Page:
Get access

Analyzing collective action


  • Elinor Ostrom

    Search for more papers by this author
    • Workshop in Political Theory and Policy Analysis, Indiana University, Bloomington, IN, USA, and Center for the Study of Institutional Diversity, Arizona State University, Tempe, AZ, USA.

  • This draws on extensive research undertaken with colleagues at the Workshop in Political Theory and Policy Analysis and on an earlier chapter for The Oxford Handbook of Comparative Politics, ed. Carles Boix and Susan Stokes (Oxford, UK: Oxford University Press). Presentations of earlier drafts were made at Duke University and at the Workshop in Political Theory and Policy Analysis, Indiana University. The excellent editing of Patty Lezotte and David Price has been of great help.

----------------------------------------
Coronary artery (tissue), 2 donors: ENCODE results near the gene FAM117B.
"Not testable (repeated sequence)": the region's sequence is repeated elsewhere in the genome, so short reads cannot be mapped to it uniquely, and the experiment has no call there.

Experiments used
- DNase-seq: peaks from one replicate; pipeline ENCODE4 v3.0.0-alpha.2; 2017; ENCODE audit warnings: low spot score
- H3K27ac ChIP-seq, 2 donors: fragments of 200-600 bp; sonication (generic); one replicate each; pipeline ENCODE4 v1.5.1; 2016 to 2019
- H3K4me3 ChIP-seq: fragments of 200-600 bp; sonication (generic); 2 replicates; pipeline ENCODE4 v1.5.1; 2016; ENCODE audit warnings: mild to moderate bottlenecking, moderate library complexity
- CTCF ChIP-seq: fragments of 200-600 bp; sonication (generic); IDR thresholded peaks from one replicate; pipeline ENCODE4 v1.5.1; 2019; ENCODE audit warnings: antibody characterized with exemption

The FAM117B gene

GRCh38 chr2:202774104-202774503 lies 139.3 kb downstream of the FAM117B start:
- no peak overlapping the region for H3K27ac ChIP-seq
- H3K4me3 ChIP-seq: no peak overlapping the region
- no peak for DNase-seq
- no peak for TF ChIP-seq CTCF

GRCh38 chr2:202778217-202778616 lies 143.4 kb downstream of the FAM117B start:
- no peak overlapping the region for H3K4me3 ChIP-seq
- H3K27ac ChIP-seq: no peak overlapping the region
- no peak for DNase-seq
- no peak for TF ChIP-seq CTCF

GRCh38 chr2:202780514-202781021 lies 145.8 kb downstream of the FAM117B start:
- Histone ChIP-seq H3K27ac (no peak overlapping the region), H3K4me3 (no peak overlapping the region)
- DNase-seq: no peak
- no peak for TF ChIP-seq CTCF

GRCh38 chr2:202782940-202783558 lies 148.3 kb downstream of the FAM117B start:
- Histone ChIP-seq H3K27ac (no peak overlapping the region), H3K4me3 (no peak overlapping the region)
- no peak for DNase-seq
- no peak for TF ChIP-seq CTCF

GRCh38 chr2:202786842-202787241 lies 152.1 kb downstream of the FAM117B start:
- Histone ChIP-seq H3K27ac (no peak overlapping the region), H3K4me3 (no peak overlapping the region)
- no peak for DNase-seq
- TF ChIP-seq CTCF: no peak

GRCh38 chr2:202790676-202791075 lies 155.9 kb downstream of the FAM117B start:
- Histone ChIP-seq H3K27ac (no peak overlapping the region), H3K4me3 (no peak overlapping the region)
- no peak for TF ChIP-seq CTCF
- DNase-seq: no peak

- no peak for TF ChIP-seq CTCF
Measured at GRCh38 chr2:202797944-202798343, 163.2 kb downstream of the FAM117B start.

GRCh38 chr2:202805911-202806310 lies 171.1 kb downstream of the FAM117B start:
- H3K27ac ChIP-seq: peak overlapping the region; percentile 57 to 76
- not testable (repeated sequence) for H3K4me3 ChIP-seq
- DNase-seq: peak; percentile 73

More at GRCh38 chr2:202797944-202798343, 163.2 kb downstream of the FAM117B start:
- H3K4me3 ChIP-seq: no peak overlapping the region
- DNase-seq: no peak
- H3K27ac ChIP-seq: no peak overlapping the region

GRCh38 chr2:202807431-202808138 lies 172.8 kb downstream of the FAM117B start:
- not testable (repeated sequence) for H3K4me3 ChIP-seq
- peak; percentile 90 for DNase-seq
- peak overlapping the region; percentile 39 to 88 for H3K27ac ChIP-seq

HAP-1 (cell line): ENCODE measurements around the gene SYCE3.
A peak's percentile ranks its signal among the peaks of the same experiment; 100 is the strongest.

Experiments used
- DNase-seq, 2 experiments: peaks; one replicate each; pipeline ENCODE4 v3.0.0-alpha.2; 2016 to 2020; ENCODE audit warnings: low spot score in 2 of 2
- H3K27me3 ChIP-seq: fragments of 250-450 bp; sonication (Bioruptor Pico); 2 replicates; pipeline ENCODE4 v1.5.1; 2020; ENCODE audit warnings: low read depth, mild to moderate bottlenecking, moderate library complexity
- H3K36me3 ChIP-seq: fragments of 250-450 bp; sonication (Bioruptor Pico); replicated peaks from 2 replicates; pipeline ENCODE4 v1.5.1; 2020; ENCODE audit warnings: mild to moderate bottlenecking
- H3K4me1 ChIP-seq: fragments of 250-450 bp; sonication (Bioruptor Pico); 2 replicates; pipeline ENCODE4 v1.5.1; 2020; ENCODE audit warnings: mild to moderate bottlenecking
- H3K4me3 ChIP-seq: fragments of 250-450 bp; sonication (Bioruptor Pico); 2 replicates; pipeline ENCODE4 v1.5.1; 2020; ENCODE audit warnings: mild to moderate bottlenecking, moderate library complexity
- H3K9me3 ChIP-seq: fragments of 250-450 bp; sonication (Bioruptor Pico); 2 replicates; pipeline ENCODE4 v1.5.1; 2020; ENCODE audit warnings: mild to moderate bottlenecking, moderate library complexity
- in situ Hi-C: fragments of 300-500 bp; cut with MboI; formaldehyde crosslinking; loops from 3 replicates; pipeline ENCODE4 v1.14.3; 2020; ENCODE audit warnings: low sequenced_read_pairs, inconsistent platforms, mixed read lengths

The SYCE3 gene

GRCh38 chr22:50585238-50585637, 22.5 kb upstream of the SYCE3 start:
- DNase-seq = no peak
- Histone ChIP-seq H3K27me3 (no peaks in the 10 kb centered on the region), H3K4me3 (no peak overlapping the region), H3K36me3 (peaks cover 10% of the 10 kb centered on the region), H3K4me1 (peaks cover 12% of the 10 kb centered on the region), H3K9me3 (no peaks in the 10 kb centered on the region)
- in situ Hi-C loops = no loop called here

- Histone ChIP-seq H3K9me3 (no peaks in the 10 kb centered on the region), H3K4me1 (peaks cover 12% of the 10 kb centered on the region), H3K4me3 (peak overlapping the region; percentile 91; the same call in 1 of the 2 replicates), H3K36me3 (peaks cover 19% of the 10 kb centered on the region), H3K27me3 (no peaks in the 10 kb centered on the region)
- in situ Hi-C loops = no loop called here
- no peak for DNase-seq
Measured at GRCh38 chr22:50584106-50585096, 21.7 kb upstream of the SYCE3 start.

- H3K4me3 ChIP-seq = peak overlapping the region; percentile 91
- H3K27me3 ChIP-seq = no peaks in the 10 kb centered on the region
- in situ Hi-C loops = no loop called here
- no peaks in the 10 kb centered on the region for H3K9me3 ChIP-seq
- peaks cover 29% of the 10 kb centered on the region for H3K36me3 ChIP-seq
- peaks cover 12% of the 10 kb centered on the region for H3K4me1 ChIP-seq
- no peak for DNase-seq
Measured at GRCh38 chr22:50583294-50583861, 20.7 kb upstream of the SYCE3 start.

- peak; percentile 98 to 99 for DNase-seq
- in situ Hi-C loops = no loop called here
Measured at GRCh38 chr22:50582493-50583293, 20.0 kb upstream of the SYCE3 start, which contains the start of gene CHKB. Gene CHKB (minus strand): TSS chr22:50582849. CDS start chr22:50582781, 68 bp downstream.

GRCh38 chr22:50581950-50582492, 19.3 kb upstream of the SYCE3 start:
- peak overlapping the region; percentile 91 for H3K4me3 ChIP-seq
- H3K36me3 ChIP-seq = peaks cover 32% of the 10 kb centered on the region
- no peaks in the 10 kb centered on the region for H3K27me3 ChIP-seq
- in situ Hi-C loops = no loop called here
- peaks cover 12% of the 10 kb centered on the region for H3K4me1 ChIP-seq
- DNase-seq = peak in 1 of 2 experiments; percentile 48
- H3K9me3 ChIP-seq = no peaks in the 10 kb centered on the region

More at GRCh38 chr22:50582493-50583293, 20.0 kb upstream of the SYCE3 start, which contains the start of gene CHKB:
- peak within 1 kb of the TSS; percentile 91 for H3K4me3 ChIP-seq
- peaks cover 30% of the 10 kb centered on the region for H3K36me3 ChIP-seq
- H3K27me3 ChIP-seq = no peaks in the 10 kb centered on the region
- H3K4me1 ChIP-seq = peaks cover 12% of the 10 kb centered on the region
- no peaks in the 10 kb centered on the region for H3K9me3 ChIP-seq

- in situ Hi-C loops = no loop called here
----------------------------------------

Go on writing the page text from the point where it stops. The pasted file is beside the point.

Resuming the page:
Collective-action problems pervade all societies as well as ecological systems used by humans. Substantial evidence has accrued during the last several decades that human actors are able to solve some (but definitely not all) collective-action problems on their own without external rules and enforcement imposed from the outside. In this article, I review some of the structural variables that have been found to affect the likelihood of collective action. Then, I address the need to base future work on collective action on a more general theory of human behavior than has been used to model collective action over the last five decades. In the last section, I discuss how structural variables affect the core relationships of reputation, trust, and reciprocity as these affect levels of cooperation.